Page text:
Sometimes it’s important to go back to the basics. It’s so easy to forget how significant eating enough food, having enough water, and getting enough exercise are for our mental health. Being hungry is a recipe for dysregulation, no matter what age you are. Helping your child identify hunger cues at a young age is a beneficial tool in increasing their self-awareness.
Having planned snack breaks, giving your child easy access to nutritious snacks, keeping snacks in the car and periodically checking in with your child to see if they are hungry are all ways to integrate making sure your child is getting enough to eat to stay fulfilled, energized, and regulated. When a child's blood sugar drops and a hangry attitude is on the rise, reasoning and negotiation are ineffective.
If your child is angry, the first priority should be to help them regulate their emotions. You know your child best, do they need extra affection and for you to sit close to them? Words of affirmation? Or do they need space and alone time to cool off? Coping tools can also be helpful such as counting backwards from ten, taking deep breaths, or moving their body in a safe way to blow off some steam.
Although we don't want to shield our children from feeling large emotions, it can be helpful to set expectations ahead of time, specifically for a situation that may typically push your child’s buttons. For example, before playing a game that your child dislikes losing, saying something such as “I know you’re excited to play ___ and sometimes losing can make you feel angry. It’s okay to be angry, but it is not okay to hit your brother.” Let your child know it is okay to be angry, but not all reactions (such as hitting) are okay.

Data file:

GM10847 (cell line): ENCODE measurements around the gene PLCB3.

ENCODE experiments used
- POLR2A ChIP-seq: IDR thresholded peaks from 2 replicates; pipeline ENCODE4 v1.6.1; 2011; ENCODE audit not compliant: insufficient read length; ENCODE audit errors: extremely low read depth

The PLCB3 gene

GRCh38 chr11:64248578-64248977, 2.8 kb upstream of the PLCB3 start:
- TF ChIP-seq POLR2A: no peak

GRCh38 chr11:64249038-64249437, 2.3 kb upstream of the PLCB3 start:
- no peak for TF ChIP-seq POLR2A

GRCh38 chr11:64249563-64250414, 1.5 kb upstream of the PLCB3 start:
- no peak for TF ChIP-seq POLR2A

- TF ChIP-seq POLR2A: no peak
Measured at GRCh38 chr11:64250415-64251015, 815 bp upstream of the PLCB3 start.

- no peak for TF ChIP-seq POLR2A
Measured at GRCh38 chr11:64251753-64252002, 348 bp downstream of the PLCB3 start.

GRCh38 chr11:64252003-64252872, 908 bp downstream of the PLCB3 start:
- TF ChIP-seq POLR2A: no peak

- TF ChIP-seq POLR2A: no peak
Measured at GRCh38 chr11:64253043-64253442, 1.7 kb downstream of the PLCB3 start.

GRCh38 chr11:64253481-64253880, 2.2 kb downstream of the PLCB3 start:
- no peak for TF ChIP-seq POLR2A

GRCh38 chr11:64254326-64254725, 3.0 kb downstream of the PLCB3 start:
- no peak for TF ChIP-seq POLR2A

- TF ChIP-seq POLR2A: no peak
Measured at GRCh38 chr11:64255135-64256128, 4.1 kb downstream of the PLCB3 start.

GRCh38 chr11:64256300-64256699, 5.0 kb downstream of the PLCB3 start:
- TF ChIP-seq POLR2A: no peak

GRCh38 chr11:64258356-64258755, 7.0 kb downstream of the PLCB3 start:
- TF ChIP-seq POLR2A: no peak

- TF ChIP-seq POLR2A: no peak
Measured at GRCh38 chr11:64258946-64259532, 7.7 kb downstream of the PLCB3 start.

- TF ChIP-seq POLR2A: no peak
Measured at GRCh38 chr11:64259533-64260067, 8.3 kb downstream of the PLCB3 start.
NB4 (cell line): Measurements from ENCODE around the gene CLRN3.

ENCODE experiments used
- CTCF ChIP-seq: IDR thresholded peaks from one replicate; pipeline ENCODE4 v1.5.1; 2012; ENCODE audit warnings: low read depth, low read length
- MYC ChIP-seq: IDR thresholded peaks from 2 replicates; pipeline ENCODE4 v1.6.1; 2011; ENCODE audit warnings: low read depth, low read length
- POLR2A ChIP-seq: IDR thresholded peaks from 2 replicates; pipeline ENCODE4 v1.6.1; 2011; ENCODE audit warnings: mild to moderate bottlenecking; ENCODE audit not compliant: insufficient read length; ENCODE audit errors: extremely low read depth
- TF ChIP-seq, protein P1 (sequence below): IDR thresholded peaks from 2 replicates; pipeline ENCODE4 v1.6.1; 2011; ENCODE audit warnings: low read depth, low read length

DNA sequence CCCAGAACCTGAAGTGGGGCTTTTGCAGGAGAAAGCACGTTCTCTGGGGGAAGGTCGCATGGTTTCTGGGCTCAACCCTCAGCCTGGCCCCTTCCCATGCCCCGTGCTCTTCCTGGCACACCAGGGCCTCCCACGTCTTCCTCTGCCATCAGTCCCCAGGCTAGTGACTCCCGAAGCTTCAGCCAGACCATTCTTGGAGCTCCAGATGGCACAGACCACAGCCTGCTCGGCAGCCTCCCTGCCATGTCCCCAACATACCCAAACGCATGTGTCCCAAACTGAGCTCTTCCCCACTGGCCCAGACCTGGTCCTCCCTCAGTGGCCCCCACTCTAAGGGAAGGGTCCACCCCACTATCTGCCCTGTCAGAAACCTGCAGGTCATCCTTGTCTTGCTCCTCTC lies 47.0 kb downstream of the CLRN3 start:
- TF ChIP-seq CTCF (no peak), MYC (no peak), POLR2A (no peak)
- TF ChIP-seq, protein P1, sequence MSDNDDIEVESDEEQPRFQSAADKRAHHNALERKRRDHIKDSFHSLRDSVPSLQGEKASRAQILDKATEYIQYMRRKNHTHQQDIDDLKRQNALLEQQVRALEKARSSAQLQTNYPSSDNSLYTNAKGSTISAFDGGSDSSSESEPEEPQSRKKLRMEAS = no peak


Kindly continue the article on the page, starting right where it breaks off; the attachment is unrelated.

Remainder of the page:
Loneliness can be trickier to recognize than anger and hunger. When a child is feeling a lack of connection, they may act out in negative, attention seeking ways. Sometimes when a child is acting out, what they really need is connection. It’s important to be intentional with the time you spend with your child, through planning set times to spend together, and engaging in activities you genuinely enjoy doing together. Being intentional with the time you spend with your child decreases the likelihood they will act out due to feeling a lack of connection and attention.
There is a lot of truth to the common saying “they’re just overtired!” We ALL need sleep, regardless of our age. It’s crucial to make sure your child is getting enough sleep. Often kids are tired from a lack of good sleep, but busy, overstimulating days also make children tired. There are many things besides sleep that can help a child feel relaxed and rejuvenated. If it’s too early for bedtime, take some time to read a book with your child, listen to calm music, or do some fun stretching!
Oftentimes, you will find yourself answering ‘yes’ to at least one of these questions. It’s important to understand that it’s impossible to control every situation. Rather than identifying how you can be in more control, focus on what you can do to be more proactive in helping your child identify their needs. As a parent, following the HALT method can be helpful in handling your own emotions amidst your child’s tantrums, and to help you figure out what you need in that moment to regulate as well. Utilizing the HALT method to take care of your own needs is a great way to model self awareness.